Four articles on PainSci cite Andres 2008: 1. The Complete Guide to IT Band Syndrome 2. Complete Guide to Plantar Fasciitis 3. Tennis Elbow Guide 4. Repetitive Strain Injuries Tutorial
original abstract †Abstracts here may not perfectly match originals, for a variety of technical and practical reasons. Some abstacts are truncated for my purposes here, if they are particularly long-winded and unhelpful. I occasionally add clarifying notes. And I make some minor corrections.
Tendinopathy is a broad term encompassing painful conditions occurring in and around tendons in response to overuse. Recent basic science research suggests little or no inflammation is present in these conditions. Thus, traditional treatment modalities aimed at controlling inflammation such as corticosteroid injections and nonsteroidal antiinflammatory medications (NSAIDS) may not be the most effective options. We performed a systematic review of the literature to determine the best treatment options for tendinopathy. We evaluated the effectiveness of NSAIDS, corticosteroid injections, exercise-based physical therapy, physical therapy modalities, shock wave therapy, sclerotherapy, nitric oxide patches, surgery, growth factors, and stem cell treatment. NSAIDS and corticosteroids appear to provide pain relief in the short term, but their effectiveness in the long term has not been demonstrated. We identified inconsistent results with shock wave therapy and physical therapy modalities such as ultrasound, iontophoresis and low-level laser therapy. Current data support the use of eccentric strengthening protocols, sclerotherapy, and nitric oxide patches, but larger, multicenter trials are needed to confirm the early results with these treatments. Preliminary work with growth factors and stem cells is promising, but further study is required in these fields. Surgery remains the last option due to the morbidity and inconsistent outcomes. The ideal treatment for tendinopathy remains unclear.
- “Overuse tendinosis, not tendinitis, part 1: a new paradigm for a difficult clinical problem (part 1),” KM Khan, JL Cook, JE Taunton, and F Bonar, Phys Sportsmed, 2000.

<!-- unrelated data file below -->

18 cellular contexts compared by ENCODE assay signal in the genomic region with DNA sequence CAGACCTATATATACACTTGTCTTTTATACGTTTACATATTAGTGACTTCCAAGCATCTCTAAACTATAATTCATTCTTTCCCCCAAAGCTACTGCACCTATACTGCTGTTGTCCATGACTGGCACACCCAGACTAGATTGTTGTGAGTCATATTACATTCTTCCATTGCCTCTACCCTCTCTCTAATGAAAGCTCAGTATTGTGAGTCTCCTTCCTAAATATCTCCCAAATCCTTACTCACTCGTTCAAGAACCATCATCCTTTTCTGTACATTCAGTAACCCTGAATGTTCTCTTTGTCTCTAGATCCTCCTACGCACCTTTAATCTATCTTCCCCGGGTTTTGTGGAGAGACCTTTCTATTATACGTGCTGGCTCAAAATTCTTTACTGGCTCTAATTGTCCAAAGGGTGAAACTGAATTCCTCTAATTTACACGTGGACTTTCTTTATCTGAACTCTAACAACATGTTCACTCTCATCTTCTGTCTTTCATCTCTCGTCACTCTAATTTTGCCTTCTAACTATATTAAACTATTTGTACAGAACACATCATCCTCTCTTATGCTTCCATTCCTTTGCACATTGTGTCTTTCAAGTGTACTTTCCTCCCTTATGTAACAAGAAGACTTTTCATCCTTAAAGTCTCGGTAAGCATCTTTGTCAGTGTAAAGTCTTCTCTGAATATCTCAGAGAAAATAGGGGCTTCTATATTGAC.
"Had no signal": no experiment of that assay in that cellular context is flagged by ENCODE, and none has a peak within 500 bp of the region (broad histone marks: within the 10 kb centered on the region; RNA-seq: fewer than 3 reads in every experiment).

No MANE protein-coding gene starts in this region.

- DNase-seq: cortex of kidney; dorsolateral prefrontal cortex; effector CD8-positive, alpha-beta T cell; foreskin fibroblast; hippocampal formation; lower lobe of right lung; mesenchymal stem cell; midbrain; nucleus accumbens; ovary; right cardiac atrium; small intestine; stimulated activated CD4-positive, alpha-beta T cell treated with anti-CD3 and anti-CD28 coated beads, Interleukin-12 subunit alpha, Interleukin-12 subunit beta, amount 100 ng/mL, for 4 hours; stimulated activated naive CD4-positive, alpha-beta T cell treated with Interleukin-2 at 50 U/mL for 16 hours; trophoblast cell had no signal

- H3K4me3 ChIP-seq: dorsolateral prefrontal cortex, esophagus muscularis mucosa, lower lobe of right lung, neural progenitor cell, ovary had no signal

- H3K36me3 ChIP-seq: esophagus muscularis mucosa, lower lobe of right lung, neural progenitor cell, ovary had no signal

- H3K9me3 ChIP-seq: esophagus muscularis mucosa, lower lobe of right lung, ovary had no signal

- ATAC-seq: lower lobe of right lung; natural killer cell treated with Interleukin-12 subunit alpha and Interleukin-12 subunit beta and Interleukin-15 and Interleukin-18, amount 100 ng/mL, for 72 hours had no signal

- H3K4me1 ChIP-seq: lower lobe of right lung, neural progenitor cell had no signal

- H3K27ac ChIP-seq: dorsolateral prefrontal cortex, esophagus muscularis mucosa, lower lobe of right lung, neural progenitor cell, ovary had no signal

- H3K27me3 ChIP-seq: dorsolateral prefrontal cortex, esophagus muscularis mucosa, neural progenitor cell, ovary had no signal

- “Overuse tendinosis, not tendinitis, part 2: applying the new approach to patellar tendinopathy,” J L Cook, K M Khan, N Maffulli, and C Purdam, Phys Sportsmed, 2000.
- “Histopathology of common tendinopathies. Update and implications for clinical management,” K M Khan, J L Cook, F Bonar, P Harcourt, and M Astrom, Sports Medicine, 1999.
- “Plantar fasciitis: a degenerative process (fasciosis) without inflammation,” Harvey Lemont, Krista M Ammirati, and Nsima Usen, Journal of the American Podiatric Medical Association, 2003.
This page is part of the PainScience BIBLIOGRAPHY, which contains plain language summaries of thousands of scientific papers & others sources. It’s like a highly specialized blog. A few highlights:
- A double-blinded randomised controlled study of the value of sequential intravenous and oral magnesium therapy in patients with chronic low back pain with a neuropathic component. Yousef 2013 Anaesthesia.
- Is Neck Posture Subgroup in Late Adolescence a Risk Factor for Persistent Neck Pain in Young Adults? A Prospective Study. Richards 2021 Phys Ther.
- Photobiomodulation therapy is not better than placebo in patients with chronic nonspecific low back pain: a randomised placebo-controlled trial. Guimarães 2021 Pain.
- No effect of creatine monohydrate supplementation on inflammatory and cartilage degradation biomarkers in individuals with knee osteoarthritis. Cornish 2018 Nutr Res.
- The CANBACK trial: a randomised, controlled clinical trial of oral cannabidiol for people presenting to the emergency department with acute low back pain. Bebee 2021 Med J Aust.